The latest development site is in use as a produce distribution center.
The project would rise just off San Fernando Road and the 2 Freeway.
The national spotlight is on the river, and developers are paying attention. Plans include glitzy projects by big-name architects.
Set to be complete by the end of the year, the bridge will connect people walking and biking between Atwater and the park.
A photographer captures everyday moments on the 51-mile channel that is "part of peoples’ lives, their story."
The bridge will link the LA River Bike and a 42-acre public park planned on the site of a former railroad yard.
The LA hands are often associated with city’s Latino community, making the decision "super disappointing."
In the next two years, FEMA might mandate that property owners along the river get flood insurance.
Work is underway to build a new bridge over the LA River.
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City committee votes not to pursue landmarking the property.
The city wants the land to build a new pedestrian bridge.
Poetic Kinetics is on the hunt for an ideal place along the river to set up its next piece.
The 400-foot bike and pedestrian bridge will connect Cypress Park and Elysian Valley.
Everyone has a plan for the river, and now the county will too.
The North Atwater Bridge bridge will connect pedestrians and cyclists to North Atwater Park and Griffith Park.
The first pieces of the viaduct’s swoopy arches will be appearing on the site later this month.
Renderings of a new plan for the river between Vernon and Long Beach show trails, meadows, and landscaped seating on the riverbank.
And a new bridge—just for pedestrians—is coming too.
Arguing it could set a bad precedent for future projects, they say it’s too close to the freeway—and too close to the river.
It would fill in an eight-mile gap between bike paths that end in Vernon and the Elysian Valley.
City Council signs off on developer for high-profile redevelopment of landmarked Lincoln Heights Jail
Developer Lincoln Property Company plans to bring residential, commercial, and manufacturing space to the site along the LA River.
The roughly 12-mile path will close an existing gap along the river.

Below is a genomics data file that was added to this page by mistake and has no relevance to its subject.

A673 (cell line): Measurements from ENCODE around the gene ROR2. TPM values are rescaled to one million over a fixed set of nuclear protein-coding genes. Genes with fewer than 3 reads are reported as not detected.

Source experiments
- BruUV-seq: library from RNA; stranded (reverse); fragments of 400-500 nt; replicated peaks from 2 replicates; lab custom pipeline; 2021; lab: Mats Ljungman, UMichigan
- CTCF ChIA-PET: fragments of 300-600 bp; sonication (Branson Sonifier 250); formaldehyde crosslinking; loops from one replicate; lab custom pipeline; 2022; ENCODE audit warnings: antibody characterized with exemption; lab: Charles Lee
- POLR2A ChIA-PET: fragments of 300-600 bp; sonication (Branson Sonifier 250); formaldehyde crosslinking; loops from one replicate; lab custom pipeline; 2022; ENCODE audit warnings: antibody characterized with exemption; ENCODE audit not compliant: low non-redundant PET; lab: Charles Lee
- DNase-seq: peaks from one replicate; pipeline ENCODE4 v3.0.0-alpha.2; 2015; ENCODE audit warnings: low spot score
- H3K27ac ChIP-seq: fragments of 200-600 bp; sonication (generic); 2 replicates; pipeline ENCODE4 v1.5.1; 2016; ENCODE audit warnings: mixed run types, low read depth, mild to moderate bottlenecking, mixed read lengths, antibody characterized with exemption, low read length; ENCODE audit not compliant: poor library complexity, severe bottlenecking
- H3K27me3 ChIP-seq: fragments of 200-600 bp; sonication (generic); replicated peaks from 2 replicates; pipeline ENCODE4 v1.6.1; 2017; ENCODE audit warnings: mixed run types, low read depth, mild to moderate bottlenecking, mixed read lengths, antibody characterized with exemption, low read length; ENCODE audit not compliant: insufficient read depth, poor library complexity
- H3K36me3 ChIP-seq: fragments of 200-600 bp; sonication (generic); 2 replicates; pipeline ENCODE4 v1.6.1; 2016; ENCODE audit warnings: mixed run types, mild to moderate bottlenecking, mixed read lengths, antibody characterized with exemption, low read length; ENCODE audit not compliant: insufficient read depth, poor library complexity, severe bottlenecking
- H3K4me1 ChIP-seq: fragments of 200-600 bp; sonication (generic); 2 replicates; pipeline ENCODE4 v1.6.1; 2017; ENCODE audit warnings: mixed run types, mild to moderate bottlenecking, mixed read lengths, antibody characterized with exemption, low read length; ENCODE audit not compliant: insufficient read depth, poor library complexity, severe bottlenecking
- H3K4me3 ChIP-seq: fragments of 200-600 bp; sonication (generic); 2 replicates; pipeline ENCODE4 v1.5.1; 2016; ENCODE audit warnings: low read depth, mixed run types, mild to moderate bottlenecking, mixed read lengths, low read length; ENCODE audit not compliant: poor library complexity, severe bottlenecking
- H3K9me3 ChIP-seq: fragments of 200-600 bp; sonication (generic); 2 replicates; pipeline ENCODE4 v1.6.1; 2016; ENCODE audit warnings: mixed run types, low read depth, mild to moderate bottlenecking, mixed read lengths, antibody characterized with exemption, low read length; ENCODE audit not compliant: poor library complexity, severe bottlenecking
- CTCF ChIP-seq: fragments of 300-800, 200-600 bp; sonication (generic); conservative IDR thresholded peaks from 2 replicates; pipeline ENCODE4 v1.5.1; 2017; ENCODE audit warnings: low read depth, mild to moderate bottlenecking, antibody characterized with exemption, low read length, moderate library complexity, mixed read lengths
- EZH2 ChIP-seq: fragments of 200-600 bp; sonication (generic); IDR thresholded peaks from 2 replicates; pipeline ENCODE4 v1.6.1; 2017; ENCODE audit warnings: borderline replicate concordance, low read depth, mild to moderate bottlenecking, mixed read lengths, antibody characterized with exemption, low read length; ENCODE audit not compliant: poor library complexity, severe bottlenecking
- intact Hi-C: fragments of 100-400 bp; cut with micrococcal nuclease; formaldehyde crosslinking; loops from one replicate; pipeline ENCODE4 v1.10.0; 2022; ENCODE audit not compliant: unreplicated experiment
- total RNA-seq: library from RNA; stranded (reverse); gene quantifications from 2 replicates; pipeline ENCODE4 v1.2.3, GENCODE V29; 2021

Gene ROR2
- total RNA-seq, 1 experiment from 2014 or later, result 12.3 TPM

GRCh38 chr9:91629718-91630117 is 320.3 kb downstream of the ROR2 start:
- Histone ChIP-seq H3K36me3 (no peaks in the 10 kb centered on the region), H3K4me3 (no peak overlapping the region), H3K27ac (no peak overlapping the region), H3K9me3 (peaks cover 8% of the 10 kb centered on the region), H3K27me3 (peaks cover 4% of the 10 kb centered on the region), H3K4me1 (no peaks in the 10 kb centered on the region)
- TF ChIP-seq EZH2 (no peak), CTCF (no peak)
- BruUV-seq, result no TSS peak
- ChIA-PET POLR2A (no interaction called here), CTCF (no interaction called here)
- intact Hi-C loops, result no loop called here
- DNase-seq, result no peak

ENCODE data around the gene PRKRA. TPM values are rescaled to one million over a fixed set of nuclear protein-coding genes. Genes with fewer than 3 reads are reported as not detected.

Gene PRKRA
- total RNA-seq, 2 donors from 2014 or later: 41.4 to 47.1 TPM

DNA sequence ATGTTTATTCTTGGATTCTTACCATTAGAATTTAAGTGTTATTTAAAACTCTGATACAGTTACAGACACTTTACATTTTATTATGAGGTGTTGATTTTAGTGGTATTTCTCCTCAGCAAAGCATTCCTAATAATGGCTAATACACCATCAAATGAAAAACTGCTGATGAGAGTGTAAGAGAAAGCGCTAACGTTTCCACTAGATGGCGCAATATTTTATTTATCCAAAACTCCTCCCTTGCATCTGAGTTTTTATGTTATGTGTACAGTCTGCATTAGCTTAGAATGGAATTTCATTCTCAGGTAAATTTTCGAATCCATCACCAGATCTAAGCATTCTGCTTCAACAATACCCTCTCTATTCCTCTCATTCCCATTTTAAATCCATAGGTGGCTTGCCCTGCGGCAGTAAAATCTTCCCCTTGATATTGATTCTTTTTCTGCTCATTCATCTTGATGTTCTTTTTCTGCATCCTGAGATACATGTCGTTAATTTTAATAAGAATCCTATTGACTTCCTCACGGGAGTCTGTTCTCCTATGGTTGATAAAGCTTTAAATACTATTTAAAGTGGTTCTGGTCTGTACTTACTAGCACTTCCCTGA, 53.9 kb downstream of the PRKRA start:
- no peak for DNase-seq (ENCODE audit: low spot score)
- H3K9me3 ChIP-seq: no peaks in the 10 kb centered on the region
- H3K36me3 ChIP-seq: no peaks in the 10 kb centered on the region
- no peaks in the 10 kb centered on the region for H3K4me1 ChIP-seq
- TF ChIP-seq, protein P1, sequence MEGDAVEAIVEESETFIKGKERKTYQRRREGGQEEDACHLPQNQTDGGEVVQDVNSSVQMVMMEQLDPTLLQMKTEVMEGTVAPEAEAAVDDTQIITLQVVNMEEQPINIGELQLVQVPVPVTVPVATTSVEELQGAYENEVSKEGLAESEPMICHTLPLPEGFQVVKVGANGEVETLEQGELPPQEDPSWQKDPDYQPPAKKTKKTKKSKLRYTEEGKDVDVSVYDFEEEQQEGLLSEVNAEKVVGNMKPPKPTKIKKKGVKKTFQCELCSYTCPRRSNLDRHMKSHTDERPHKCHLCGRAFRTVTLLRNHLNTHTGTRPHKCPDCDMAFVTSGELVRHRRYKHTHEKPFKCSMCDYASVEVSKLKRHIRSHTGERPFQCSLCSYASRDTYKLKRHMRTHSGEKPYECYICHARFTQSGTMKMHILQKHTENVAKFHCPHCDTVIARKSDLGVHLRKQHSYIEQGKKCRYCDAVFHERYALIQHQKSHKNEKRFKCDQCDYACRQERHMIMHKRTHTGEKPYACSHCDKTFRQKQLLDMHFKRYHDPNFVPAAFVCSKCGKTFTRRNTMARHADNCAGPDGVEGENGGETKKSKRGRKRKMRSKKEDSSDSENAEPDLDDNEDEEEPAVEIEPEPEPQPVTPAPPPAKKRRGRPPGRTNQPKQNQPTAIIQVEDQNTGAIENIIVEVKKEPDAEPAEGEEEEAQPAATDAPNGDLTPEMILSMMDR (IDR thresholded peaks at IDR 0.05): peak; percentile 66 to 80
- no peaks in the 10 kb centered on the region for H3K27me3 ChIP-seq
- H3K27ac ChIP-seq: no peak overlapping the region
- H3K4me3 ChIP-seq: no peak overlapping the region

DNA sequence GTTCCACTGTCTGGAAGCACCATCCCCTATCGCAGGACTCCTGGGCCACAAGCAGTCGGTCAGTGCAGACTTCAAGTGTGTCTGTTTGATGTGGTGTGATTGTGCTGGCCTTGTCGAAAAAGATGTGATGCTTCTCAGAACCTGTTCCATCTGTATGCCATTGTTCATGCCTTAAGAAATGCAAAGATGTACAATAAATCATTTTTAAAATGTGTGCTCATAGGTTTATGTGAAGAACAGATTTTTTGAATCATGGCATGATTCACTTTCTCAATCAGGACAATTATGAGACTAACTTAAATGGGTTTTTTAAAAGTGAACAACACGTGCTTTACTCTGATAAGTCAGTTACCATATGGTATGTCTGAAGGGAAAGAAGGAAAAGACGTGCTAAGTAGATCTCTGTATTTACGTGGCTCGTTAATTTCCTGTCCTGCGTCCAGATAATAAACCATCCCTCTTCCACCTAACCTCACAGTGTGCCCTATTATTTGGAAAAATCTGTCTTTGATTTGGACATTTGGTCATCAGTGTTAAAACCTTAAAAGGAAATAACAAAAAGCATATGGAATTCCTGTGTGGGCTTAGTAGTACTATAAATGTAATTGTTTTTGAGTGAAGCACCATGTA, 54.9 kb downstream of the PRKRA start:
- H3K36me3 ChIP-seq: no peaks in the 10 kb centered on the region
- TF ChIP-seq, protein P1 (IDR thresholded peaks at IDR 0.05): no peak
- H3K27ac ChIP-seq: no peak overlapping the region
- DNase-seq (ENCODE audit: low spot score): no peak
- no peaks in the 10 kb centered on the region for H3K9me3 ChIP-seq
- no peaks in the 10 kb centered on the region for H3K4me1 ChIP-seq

The private school will also halt plans for a new parking structure that drew an outcry from neighbors concerned about traffic.
New renderings stitch together all of the plans for the river and its banks, showing its potential decades from now.
The site is key to revitalizing the river. Lehrer’s team also includes the nonprofit Mujeres de la Tierra, a public health and wellness-oriented organization in Cypress Park.
The swirling bridge project linking Griffith Park to Glendale could get $20 million from the state.
There are three proposals on the table, including one that would turn the landmarked property into a hotel and community garden.
The city and U.S. Army Corps of Engineers are about to start designing a planted terrace to replace some of the concrete banks.
The money will be spent primarily in disadvantaged communities and could be used to build hiking paths and picnic areas and to rip out concrete.
Earlier this year, the city purchased the 41-acre Taylor Yard parcel; now the Bureau of Engineering is moving forward with plans to turn it into a public space.
The money is set to arrive "at a pivotal moment in the River’s history," as local leaders plan for restoration projects and development along the 51-mile body of water.
The functional project is inspired by a 19th century water wheel that directed water through the Zanja Madre, LA’s original irrigation channel.